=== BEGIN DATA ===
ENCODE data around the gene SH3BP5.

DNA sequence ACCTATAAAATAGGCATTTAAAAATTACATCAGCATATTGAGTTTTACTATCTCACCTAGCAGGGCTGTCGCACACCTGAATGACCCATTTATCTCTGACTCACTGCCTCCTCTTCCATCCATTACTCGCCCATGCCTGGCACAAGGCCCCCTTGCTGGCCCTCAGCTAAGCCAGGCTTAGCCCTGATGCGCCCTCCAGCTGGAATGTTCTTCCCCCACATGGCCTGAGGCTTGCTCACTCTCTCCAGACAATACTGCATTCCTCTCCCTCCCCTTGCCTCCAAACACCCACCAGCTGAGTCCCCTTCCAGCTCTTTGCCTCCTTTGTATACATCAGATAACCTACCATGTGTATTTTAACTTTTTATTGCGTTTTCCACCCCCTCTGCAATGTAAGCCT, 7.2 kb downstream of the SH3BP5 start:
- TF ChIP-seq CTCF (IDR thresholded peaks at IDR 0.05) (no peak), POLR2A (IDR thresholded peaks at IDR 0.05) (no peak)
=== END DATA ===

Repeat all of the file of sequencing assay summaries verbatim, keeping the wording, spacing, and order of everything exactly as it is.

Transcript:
ENCODE data around the gene SH3BP5.

DNA sequence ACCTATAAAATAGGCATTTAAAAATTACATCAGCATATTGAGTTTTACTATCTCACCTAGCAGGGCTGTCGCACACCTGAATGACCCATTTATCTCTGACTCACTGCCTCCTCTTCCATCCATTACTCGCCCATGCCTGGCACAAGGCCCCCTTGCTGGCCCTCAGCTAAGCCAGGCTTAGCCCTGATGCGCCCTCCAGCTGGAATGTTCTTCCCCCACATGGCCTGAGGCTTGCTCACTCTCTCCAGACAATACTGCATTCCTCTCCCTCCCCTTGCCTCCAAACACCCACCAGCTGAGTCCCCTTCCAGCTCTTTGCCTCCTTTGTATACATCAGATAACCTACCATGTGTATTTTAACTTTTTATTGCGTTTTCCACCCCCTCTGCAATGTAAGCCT, 7.2 kb downstream of the SH3BP5 start:
- TF ChIP-seq CTCF (IDR thresholded peaks at IDR 0.05) (no peak), POLR2A (IDR thresholded peaks at IDR 0.05) (no peak)